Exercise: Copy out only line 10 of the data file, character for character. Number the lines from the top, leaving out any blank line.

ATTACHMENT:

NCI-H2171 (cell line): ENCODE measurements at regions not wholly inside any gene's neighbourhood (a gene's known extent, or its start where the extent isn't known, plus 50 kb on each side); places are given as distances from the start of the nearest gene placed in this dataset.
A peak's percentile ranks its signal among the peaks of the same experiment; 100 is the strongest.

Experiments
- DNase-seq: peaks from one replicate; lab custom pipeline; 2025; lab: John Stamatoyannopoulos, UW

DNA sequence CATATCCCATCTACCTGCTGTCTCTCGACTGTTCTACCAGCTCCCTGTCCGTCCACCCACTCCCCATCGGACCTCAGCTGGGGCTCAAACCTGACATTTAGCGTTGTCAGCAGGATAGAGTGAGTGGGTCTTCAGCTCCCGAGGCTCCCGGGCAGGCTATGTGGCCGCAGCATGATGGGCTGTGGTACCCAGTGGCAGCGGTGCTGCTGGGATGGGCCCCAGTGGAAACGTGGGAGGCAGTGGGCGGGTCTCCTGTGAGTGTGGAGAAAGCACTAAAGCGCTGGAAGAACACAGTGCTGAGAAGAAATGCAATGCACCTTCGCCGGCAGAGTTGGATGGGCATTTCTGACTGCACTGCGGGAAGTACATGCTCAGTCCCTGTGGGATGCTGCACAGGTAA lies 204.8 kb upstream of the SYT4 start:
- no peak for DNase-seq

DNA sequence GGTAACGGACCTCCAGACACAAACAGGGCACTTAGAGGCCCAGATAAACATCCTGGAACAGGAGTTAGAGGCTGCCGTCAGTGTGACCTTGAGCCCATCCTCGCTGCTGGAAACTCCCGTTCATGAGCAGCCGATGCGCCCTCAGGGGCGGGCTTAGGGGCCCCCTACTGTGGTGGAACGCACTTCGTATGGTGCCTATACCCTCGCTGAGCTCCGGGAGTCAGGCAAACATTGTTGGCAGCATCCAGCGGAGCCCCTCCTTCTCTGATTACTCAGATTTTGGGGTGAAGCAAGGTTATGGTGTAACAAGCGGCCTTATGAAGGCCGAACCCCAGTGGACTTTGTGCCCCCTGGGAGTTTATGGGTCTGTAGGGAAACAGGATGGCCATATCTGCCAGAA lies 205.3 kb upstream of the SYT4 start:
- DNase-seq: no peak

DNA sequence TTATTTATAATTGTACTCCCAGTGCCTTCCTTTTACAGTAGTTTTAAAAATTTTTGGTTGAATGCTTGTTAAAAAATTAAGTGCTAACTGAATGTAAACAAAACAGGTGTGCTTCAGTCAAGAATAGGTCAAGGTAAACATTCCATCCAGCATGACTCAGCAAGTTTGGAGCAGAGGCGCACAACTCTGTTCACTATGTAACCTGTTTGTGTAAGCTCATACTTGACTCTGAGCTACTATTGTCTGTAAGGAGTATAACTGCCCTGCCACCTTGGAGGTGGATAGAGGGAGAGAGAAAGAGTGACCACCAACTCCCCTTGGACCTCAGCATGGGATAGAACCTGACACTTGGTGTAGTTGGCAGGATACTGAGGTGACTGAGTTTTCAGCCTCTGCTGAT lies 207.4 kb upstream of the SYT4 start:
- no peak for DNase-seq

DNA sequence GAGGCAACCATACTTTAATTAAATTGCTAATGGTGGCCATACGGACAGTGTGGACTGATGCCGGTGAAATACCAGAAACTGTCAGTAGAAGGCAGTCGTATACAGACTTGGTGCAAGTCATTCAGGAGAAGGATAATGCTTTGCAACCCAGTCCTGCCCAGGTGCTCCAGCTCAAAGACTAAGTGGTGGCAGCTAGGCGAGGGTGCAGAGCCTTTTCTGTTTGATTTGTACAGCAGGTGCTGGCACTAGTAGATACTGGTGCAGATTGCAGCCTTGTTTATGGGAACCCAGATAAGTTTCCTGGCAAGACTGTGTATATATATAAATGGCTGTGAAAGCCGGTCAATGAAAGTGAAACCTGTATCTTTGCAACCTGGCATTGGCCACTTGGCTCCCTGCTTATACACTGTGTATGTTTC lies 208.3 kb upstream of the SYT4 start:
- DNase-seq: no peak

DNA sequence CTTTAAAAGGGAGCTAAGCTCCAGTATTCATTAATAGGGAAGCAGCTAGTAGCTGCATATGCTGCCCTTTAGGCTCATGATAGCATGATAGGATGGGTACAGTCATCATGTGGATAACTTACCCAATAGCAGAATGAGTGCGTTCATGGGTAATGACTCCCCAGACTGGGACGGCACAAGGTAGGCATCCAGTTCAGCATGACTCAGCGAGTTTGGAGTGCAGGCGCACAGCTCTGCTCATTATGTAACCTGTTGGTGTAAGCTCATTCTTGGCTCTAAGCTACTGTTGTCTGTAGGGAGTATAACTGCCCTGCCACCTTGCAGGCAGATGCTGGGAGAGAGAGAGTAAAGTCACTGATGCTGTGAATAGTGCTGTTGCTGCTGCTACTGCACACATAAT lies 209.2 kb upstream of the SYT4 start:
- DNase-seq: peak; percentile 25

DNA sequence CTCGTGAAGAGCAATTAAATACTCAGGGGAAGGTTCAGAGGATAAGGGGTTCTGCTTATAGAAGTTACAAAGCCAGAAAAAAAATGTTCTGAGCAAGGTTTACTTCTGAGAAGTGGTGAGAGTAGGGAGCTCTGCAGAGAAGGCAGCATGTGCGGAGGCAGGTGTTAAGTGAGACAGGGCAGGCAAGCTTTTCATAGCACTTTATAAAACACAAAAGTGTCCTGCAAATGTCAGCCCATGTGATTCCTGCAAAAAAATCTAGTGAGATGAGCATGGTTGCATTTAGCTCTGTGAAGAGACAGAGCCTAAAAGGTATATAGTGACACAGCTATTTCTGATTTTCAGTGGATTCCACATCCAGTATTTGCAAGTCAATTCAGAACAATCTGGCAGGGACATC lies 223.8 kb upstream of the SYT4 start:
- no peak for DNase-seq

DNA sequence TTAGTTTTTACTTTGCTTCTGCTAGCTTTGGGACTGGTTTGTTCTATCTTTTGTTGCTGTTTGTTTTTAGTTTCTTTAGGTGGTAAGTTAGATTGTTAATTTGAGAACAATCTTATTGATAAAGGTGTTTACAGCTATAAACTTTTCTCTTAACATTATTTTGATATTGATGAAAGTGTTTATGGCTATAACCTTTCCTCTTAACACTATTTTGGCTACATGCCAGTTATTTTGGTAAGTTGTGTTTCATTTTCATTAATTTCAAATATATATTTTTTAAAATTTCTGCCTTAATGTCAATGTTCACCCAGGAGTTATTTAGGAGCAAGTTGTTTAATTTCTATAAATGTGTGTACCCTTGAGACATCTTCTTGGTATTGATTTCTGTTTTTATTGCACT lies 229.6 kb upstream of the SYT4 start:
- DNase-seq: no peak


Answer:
- no peak for DNase-seq